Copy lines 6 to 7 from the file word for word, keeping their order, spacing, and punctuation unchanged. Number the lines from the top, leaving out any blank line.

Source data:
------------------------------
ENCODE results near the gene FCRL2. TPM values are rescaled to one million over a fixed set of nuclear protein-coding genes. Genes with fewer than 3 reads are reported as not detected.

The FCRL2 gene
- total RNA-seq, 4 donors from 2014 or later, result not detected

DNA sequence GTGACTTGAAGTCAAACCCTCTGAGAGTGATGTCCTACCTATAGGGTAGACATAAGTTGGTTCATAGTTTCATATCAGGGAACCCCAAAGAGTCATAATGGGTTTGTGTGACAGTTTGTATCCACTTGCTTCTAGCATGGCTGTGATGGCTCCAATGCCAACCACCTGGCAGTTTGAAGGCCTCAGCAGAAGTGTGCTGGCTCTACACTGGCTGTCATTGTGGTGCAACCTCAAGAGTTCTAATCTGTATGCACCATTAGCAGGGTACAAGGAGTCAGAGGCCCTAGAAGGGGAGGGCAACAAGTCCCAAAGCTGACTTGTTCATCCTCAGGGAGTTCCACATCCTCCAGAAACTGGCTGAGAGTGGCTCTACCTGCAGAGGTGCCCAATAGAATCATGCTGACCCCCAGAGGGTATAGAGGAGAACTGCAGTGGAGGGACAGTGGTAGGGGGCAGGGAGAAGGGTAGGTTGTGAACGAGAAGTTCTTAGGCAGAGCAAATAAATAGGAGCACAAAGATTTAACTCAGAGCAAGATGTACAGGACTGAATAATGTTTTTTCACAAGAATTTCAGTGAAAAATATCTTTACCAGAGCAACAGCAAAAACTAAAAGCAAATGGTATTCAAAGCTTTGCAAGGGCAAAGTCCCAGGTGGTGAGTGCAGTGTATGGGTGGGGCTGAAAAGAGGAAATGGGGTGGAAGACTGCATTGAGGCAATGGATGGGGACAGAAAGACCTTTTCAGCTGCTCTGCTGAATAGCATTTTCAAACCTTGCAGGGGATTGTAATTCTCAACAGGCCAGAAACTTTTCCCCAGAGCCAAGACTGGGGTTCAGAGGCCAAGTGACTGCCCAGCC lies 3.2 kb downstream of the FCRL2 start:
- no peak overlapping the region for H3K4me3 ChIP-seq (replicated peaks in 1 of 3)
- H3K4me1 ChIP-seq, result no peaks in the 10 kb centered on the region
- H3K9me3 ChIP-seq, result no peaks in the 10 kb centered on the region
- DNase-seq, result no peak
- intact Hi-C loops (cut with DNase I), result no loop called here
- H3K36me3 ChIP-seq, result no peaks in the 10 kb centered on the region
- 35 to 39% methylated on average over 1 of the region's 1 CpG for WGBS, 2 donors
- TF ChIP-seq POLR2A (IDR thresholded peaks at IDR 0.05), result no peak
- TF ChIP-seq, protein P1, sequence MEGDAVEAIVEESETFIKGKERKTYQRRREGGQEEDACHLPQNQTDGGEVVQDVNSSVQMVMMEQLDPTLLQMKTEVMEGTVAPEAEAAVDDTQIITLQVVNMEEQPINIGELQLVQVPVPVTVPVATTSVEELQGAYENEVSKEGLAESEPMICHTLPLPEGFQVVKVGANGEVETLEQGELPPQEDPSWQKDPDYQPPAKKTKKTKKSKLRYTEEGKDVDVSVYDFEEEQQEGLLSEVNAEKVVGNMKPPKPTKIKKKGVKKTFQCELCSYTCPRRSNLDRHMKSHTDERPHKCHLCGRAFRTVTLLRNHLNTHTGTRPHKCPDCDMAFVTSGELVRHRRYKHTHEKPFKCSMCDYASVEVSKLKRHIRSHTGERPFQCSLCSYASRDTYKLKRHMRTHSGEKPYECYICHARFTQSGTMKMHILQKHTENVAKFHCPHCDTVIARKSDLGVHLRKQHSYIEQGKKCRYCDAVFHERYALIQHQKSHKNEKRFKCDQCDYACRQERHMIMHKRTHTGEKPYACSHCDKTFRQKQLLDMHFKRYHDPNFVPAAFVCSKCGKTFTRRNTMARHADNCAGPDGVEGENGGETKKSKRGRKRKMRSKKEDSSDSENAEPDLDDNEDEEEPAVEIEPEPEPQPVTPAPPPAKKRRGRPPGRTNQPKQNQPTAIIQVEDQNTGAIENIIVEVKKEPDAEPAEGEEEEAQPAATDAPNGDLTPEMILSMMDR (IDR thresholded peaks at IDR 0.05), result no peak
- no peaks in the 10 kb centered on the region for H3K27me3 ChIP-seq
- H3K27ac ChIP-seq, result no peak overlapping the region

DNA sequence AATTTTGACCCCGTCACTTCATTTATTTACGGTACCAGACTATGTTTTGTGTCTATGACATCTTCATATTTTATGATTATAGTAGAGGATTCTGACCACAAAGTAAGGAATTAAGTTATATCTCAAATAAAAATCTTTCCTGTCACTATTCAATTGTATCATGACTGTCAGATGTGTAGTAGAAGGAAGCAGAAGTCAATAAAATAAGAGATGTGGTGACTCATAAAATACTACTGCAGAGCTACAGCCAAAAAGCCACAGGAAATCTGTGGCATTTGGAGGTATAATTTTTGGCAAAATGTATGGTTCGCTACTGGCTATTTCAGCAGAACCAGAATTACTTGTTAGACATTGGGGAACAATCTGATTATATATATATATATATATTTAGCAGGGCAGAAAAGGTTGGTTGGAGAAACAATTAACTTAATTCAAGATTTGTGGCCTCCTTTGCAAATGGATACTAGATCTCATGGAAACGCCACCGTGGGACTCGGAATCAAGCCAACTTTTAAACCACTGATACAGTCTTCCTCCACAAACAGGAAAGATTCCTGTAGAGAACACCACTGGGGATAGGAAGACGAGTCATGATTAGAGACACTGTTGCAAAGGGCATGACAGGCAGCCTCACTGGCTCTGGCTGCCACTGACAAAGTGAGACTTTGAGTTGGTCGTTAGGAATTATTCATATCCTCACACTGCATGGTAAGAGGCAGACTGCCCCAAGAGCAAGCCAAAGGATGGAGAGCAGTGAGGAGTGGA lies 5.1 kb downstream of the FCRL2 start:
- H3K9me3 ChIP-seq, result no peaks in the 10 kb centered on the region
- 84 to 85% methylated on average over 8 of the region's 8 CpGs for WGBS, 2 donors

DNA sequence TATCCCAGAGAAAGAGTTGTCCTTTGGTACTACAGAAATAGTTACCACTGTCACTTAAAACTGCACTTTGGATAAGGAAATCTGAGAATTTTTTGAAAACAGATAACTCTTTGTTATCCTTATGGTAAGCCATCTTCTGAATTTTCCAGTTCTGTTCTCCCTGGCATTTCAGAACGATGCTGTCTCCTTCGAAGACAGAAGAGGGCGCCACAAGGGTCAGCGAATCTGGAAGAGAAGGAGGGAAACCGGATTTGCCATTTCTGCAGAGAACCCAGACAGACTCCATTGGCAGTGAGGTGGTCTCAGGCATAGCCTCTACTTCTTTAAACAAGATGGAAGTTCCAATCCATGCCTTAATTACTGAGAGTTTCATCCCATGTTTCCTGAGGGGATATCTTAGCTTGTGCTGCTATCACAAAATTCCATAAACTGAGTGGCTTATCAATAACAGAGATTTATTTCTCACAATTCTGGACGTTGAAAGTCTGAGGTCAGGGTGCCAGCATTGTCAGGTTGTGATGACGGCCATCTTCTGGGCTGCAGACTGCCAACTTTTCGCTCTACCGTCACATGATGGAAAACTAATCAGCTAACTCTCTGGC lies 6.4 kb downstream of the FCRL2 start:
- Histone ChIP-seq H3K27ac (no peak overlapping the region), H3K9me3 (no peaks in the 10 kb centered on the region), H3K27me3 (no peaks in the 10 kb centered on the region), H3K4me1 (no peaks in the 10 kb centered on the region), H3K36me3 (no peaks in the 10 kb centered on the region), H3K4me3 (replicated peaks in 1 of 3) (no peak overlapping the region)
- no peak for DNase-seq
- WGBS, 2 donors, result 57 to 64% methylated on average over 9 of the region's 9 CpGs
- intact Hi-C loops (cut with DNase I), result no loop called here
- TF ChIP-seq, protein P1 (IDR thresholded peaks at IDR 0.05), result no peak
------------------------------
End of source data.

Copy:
- H3K4me1 ChIP-seq, result no peaks in the 10 kb centered on the region
- H3K9me3 ChIP-seq, result no peaks in the 10 kb centered on the region